There is, however, authority in nondisciplinary settings for the proposition that no motion is required to enforce a rule providing that allegations or requests for admissions are considered or deemed admitted when the opposing party fails to respond. In the context of requests for admissions under the Iowa Rules of Civil Procedure, we have held that when a party fails to file a timely response to requests for admissions, the party seeking to avoid application of the rule must file a motion seeking to withdraw the facts deemed admitted. Allied Gas & Chem. Co. v. Federated Mut. Ins. Co., 332 N.W.2d 877, 879 (Iowa 1983). When the request to withdraw the admissions is not timely, the express language of the rule provides that the court has discretion to consider whether or not to allow withdrawal. Id. Cases in other jurisdictions support the view that once a party has failed to timely answer a request for admissions, the allegations in the requests are deemed admitted without further motion. See, e.g., Tyler v. Auto. Fin. Co., 113 So.3d 1236, 1240 (Miss.2013) (holding rule regarding admissions is “self-executing” and no motion to have request deemed admitted is required); Tymar, LLC v. Two Men & a Truck, 282 Neb. 692, 805 N.W.2d 648, 657 (Neb.2011) (holding failure to respond to a request for admission constitutes an admission by that party of the subject matter of the request); Curry v. Clayton, 715 S.W.2d 77, 79 (Tex.Ct.App.1986) (stating requests for admission automatically deemed admitted after thirty days if no motion to extend time filed).

The fundamental question here is who must file a motion when a respondent in a disciplinary proceeding fails to timely file an answer under rule 36.7. Must the Board affirmatively seek to enforce the rule through a motion or is the burden on the respondent to file a motion to avoid the consequences of the rule? In our view, the best interpretation of the Iowa rule is that it prescribes consequences for failure to file a timely answer and that these consequences occur without the requirement that the Board file a motion to enforce the rule. We base our conclusion on the language of the rule. The failure to file a timely response to the allegations in the Board's complaint is “considered admitted.” In other words, it is the equivalent of an express admission in a responsive pleading that is binding on the responding party. The Iowa rule then explicitly addresses the question of motion practice with respect to the failure of a respondent to file a timely answer. The rule requires the respondent to file a motion to avoid the consequences of the rule. It does not require the Board to file a motion to enforce it.

3. Authority of Board to waive the mandatory requirement. Having concluded that the rule is mandatory and that it does not require a motion from the Board to be enforced, the question arises whether the Board may waive the requirements of the rule. Again, we have not considered this issue before. At oral argument, the Board candidly admitted that as a matter of practice, the Board works with attorneys to obtain answers and routinely allows the parties additional time to file answers beyond the twenty-day period established in rule 36.7.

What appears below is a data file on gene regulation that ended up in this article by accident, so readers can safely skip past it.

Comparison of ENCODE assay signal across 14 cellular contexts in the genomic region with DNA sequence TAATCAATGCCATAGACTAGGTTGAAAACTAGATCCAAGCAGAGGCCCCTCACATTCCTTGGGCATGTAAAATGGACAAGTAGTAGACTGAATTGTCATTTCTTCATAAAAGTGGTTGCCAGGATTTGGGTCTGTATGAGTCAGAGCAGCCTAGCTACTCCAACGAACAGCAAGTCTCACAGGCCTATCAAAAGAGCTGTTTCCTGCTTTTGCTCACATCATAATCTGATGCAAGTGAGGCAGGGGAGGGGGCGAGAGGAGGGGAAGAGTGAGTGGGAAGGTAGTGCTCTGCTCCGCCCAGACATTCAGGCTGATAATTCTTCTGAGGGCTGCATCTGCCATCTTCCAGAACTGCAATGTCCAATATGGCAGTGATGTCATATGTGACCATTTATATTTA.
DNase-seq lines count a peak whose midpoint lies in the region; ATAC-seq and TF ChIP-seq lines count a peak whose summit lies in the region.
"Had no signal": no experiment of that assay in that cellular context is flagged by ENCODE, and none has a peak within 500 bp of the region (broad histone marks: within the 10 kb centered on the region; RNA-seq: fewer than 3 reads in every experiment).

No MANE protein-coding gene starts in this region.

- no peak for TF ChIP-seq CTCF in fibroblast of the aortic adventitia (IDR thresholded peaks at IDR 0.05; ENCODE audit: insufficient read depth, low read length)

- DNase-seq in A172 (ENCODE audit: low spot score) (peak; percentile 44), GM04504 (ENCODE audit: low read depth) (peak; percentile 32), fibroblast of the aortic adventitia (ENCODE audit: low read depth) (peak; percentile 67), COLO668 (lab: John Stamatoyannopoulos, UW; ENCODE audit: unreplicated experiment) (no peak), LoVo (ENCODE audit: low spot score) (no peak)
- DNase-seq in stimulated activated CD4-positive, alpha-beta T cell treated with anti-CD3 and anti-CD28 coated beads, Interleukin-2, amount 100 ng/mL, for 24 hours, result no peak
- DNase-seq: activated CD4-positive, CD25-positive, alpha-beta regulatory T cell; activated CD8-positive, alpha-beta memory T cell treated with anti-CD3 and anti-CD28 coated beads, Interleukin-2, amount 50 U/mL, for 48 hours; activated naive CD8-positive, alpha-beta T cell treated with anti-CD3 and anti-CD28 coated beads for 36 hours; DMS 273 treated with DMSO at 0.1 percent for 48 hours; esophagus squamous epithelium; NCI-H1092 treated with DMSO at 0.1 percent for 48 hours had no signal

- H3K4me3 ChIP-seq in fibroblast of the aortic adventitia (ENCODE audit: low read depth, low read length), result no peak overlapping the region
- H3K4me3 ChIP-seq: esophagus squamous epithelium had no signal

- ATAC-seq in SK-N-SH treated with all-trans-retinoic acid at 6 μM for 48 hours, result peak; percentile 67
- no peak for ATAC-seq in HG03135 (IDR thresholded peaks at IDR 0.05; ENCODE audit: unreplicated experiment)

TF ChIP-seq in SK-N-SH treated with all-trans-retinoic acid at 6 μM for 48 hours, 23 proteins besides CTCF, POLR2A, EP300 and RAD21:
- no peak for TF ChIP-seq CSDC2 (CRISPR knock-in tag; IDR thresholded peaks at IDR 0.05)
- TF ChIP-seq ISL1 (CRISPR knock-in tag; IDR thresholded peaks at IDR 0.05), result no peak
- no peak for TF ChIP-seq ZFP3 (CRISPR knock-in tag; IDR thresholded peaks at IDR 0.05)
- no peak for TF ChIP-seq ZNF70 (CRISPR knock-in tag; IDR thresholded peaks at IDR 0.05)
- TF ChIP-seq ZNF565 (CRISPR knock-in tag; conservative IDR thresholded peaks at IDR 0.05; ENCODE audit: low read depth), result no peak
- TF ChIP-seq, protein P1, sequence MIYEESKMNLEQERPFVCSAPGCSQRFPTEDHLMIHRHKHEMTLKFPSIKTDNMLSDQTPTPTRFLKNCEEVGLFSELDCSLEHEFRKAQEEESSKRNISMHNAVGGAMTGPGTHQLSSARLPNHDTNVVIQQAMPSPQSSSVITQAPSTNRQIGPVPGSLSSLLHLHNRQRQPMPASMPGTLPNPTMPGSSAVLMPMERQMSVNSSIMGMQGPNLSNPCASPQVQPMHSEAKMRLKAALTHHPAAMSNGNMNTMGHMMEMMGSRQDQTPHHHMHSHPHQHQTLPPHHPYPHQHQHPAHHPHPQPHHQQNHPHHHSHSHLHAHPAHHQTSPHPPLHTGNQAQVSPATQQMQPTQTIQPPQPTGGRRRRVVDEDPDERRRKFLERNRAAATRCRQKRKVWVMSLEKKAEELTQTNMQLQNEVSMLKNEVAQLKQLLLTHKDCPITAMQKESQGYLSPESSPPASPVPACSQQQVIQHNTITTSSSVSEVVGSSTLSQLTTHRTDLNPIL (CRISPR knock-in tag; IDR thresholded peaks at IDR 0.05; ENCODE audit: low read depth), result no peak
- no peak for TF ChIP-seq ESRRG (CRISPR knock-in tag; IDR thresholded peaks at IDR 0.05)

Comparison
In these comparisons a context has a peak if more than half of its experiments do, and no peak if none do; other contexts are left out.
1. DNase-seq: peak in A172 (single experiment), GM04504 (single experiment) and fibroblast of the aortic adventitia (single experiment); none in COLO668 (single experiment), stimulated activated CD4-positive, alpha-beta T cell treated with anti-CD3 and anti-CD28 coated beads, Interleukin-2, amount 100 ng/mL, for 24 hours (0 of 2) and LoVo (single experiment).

We think the best reading of the language of the rule, however, is that the Board may not waive enforcement of the mandatory rule. Only the commission, upon the filing of a proper motion by the respondent, may determine that the mandatory rule should not be enforced “for good cause.” The Board, of course, may agree that good cause is shown by a respondent, but it cannot usurp the role of the commission in determining whether a respondent has shown good cause for failure to comply. When a respondent requires additional time, the proper mechanism is for the respondent to file a motion with the commission which the Board, in its discretion, may choose not to resist.

4. Commission's failure to find good cause. As the respondent correctly points out, the Board, when it moved for modification of deadlines in this matter, did not expressly cite rule 36.7 or argue that the rule required that the allegations in the Board's complaint be considered admitted. After the commission filed its order enforcing the rule, the respondent filed papers with the commission explaining his position. After the commission denied reconsideration of its ruling, the respondent filed an answer.

Although not labeled as such, we conclude the papers filed by the respondent, in context, amount to a written motion to extend the deadline for filing an answer for good cause. See Allied Gas & Chem. Co., 332 N.W.2d at 879 (stating there is no need to distinguish between a motion to file an untimely response and a motion to withdraw admission); In re Eickman's Estate, 291 N.W.2d 308, 311 (Iowa 1980) (holding motions to file a late response and motions to withdraw admission are similar and the same test should be applied); Double D Land & Cattle Co. v. Brown, 541 N.W.2d 547, 550 (Iowa Ct.App.1995) (stating a motion to file an untimely response and a motion to withdraw admission are similar). Such a motion is, of course, authorized by rule 36.7. The rule does not explicitly impose a time for filing of such a motion, though it seems obvious that the best practice would be to file such a motion before the expiration of the twenty-day time period to answer. Because the rule does not contain a time requirement for the filing of a motion to extend the period of time to answer for good cause, however, we question whether the respondent's filings in this case are untimely. In any event, under the approach in Allied Gas & Chemical Co., the commission has the discretion to consider an untimely motion to set aside allegations which were considered admitted because of a failure to respond. See 332 N.W.2d at 879.